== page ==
Mark Ruffalo is an actor I really like, you look at him in films like You Can Count on Me, and Zodiac, and Shutter Island, and you know this is a guy who can seriously act, and look at his roles in stuff like 13 Going on 30 or Just Like Heaven, and you know that he’s a pretty charming dude, look at him in this one, and  you can see him acting the shit out of a role while still being really charming, because that’s what the role of Paul needed him to be, kind of like the lighter, better version of the character he played in You Can Count on Me. Paul is, you see, a guy who was definitely a sort of hippie when he first donated his sperm, and still has that same sort of air around him, he’s a pretty chill guy, not married, no kids, he grows organic food and sells it at his organic restaurant, and he’s totally okay with meeting his kids.

So okay, in fact, that when he learns that Jules is thinking about going into landscape design he hires her to do his backyard, and then things happen and they end up having sex (see how I avoided saying “and then he does hers”?), and what stems from that shakes the family even more, but fortunately we have a writer-director like Cholodenko, who is always in control of the stuff she has coming up, she never lets this turn into an unbearable melodrama, but instead this always remains a lighter sort of film, a truly spectacular one at that, and how she copes with the feelings of the people involved is amazing, Nic feeling betrayed and being really serious all of the time, Jules and Paul being confused, a different sort of confusion from the kids, both of whom really like Paul, this is all handled tremendously.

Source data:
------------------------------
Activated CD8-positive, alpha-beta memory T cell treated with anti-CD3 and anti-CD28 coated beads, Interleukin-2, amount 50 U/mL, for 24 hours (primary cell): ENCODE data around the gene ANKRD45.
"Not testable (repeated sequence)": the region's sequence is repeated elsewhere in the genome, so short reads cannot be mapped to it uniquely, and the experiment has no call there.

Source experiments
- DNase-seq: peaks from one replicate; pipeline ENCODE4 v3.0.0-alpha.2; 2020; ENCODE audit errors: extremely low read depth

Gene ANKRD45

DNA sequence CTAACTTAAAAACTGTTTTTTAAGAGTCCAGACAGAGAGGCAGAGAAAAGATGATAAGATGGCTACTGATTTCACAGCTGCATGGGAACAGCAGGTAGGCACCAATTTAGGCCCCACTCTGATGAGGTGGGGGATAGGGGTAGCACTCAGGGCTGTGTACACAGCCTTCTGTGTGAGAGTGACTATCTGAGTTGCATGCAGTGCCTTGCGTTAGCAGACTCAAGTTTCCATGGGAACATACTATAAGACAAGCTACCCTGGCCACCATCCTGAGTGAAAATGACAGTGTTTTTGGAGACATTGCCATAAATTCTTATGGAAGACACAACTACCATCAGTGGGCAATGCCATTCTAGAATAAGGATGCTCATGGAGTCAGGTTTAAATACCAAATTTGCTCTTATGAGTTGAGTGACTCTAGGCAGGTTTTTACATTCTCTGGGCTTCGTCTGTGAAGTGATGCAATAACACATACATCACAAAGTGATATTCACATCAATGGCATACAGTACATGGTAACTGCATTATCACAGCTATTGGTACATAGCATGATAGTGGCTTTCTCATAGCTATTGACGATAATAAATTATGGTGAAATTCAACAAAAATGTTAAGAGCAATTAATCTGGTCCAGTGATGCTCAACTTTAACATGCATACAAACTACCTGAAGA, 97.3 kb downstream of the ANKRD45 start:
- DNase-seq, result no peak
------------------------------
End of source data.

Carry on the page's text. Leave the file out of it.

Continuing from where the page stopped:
This is, quite simply put, the best comedy film about an American family in a while, maybe ever, I don’t know, I guess Little Miss Sunshine is the only other amazing comedy about an American family I can think of right now, but The Kids Are All Right is even better, I would say, not by much, but it is better to me, it is better because it’s more nuanced, it’s a really funny film without ever being a comedy, and a really heart-wrenching film without ever, as I said above, going into melodramatic tones, it’s just a well-crafted and exceedingly well-acted film.